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Addison's disease is a rare (one in 100,000) auto-immune disease which affects the adrenal cortex. In primary Addison's disease, the body's immune system destroys the adrenal cortex, leaving only the medulla. The adrenal cortex produces cortisol and aldosterone, both which are extremely important hormones. Cortisol, a glucocorticoid, maintains blood pressure and cardiovascular function, helps regulate the metabolism of carbohydrates, protein and fats. Aldosterone, a mineralocorticoid, helps to maintain blood pressure and water and electrolyte balance.

The disease, untreated is characterized by weight loss, muscle weakness, fatigue, low blood pressure, and sometimes darkening of the skin in both exposed and nonexposed parts of the body. Lab data often indicates low sodium and elevated potassium in serum.

Treatment of primary Addison's disease includes replacing the hormones the adrenals make with oral medications such as hydrocortisone, florinef and sometimes prednisone.

I've had Addison's disease for 4 years and am one of the lucky ones. Most individuals with Addison's are terribly fatigued, gain a lot of weight from steroid supplementation and have secondary auto-immune diseases. I for the most part am very healthy. I am able to work full time, compete in triathlons and live a normal life. I eat very healthy in order to avoid getting type 2 diabetes which I am at risk for. And the bonus is that I'm tanned all year round and I get to eat as much salt as I want cause my blood pressure is usually like 90/60 (normal is 120/80). Eating salt brings mine up!

All in all it's ok. And I do work with the societies to help educate med students as it was a resident who caught my disease right before I would have died. I was ill for 4 months before being diagnosed, lost 30 lbs and was vomiting 6x a day. That resident remembering a lecture on Addison's disease recognized the signs! I was very lucky!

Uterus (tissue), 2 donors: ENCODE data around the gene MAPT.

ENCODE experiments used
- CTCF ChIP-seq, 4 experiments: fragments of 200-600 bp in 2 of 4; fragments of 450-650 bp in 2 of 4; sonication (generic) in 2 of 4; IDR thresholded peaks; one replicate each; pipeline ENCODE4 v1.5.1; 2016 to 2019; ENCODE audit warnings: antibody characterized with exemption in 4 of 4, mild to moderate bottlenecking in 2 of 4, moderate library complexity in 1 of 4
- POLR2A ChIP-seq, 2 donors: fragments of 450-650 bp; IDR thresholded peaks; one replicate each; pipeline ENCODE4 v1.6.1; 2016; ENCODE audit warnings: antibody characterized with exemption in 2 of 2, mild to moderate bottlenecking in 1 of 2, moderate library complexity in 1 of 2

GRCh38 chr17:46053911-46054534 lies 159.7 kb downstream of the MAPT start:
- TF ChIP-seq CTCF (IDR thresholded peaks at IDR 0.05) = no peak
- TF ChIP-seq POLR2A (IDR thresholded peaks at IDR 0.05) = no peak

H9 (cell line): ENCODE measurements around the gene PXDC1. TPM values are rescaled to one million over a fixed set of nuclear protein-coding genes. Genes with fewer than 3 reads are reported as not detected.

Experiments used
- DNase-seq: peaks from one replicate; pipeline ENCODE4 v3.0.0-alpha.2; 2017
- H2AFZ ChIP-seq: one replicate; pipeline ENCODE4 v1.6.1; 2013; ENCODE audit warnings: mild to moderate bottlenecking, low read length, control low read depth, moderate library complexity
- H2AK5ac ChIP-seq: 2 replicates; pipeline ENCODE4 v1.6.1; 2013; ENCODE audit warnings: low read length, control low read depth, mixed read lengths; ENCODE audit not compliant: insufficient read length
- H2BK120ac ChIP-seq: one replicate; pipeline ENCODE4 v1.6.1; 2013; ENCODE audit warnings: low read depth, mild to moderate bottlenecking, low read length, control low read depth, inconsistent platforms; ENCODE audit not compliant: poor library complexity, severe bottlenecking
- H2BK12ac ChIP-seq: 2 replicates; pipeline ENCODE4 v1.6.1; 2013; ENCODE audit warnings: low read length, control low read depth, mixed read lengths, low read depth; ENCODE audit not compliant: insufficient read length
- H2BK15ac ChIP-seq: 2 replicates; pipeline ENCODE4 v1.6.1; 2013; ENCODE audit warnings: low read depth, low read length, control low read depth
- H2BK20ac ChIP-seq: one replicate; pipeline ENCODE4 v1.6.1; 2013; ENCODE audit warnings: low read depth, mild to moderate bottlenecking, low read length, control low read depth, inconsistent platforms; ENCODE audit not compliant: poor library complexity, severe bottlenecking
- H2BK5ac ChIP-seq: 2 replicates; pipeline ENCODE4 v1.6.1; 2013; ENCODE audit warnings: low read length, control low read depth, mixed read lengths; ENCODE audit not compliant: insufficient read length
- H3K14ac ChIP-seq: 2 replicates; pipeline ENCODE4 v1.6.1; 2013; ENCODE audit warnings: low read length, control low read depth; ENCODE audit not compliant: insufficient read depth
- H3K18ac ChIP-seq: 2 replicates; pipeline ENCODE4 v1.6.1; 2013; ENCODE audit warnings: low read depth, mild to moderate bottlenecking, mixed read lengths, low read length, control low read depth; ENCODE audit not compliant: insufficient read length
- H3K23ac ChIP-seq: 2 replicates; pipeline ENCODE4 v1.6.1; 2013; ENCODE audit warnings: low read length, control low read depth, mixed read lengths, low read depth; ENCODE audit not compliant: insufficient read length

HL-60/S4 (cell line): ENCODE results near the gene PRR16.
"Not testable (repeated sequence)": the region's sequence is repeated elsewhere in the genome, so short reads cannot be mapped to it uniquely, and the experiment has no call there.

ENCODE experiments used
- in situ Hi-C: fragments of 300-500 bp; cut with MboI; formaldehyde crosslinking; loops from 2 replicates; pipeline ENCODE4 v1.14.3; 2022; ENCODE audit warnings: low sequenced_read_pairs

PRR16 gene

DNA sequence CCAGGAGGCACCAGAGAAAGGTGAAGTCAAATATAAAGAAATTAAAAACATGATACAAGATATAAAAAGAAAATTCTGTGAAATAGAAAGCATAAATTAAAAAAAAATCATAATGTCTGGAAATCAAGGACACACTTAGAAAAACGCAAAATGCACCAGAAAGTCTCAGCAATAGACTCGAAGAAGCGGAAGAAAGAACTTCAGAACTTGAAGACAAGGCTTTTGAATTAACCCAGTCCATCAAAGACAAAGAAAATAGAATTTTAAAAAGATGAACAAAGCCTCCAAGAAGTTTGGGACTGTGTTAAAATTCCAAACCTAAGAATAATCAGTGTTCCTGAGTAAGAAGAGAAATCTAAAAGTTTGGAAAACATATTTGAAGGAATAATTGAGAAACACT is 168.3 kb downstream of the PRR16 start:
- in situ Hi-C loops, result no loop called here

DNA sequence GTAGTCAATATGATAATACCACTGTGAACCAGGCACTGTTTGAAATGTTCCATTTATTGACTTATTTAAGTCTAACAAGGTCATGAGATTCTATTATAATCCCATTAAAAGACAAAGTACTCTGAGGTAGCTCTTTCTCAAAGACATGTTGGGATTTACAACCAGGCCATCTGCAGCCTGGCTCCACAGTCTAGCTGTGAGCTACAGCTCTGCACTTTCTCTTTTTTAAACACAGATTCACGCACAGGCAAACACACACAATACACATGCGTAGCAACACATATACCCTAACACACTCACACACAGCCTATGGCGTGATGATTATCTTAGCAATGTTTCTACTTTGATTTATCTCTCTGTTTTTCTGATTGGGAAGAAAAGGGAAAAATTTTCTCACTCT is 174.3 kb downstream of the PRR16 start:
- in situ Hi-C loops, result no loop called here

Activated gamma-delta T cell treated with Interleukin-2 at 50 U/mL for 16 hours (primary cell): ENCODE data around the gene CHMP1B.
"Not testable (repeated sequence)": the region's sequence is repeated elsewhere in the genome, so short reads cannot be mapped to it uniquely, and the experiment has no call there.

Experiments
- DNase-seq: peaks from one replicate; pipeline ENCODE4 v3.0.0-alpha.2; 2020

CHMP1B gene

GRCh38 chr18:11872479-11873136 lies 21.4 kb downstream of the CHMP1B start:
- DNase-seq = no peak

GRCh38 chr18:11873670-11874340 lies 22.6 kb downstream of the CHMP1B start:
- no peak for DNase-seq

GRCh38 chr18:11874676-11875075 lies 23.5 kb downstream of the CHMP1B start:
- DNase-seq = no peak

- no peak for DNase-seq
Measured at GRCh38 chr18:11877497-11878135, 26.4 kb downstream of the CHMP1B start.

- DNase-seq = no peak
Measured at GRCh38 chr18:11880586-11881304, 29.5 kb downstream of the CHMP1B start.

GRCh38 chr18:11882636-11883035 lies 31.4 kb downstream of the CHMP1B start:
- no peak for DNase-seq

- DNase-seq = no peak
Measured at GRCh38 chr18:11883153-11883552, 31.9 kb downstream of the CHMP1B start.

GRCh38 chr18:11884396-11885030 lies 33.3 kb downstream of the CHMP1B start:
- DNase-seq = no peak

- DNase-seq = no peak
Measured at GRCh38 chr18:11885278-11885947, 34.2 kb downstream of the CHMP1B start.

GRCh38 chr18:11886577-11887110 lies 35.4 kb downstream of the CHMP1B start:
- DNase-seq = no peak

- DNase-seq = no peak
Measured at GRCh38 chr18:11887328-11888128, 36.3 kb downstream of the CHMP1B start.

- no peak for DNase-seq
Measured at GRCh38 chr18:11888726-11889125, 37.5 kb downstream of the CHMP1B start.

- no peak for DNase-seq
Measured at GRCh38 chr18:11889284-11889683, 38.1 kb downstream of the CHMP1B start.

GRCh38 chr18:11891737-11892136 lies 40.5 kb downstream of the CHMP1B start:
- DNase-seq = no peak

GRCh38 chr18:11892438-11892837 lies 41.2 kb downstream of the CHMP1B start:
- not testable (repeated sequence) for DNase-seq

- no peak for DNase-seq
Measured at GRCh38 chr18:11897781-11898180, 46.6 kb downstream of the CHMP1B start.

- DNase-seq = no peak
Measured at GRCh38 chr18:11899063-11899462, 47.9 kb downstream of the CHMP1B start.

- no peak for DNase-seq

Quote from tdot:
Addison's disease is a rare (one in 100,000) auto-immune disease which affects the adrenal cortex. In primary Addison's disease, the body's immune system destroys the adrenal cortex, leaving only the medulla. The adrenal cortex produces cortisol and aldosterone, both which are extremely important hormones. Cortisol, a glucocorticoid, maintains blood pressure and cardiovascular function, helps regulate the metabolism of carbohydrates, protein and fats. Aldosterone, a mineralocorticoid, helps to maintain blood pressure and water and electrolyte balance.

The disease, untreated is characterized by weight loss, muscle weakness, fatigue, low blood pressure, and sometimes darkening of the skin in both exposed and nonexposed parts of the body. Lab data often indicates low sodium and elevated potassium in serum.

Treatment of primary Addison's disease includes replacing the hormones the adrenals make with oral medications such as hydrocortisone, florinef and sometimes prednisone.

I've had Addison's disease for 4 years and am one of the lucky ones. Most individuals with Addison's are terribly fatigued, gain a lot of weight from steroid supplementation and have secondary auto-immune diseases. I for the most part am very healthy. I am able to work full time, compete in triathlons and live a normal life. I eat very healthy in order to avoid getting type 2 diabetes which I am at risk for. And the bonus is that I'm tanned all year round and I get to eat as much salt as I want cause my blood pressure is usually like 90/60 (normal is 120/80). Eating salt brings mine up!

All in all it's ok. And I do work with the societies to help educate med students as it was a resident who caught my disease right before I would have died. I was ill for 4 months before being diagnosed, lost 30 lbs and was vomiting 6x a day. That resident remembering a lecture on Addison's disease recognized the signs! I was very lucky!

Wow, sounds kinda serious. Do you have to eat a restricted diet? Like no gluten etc?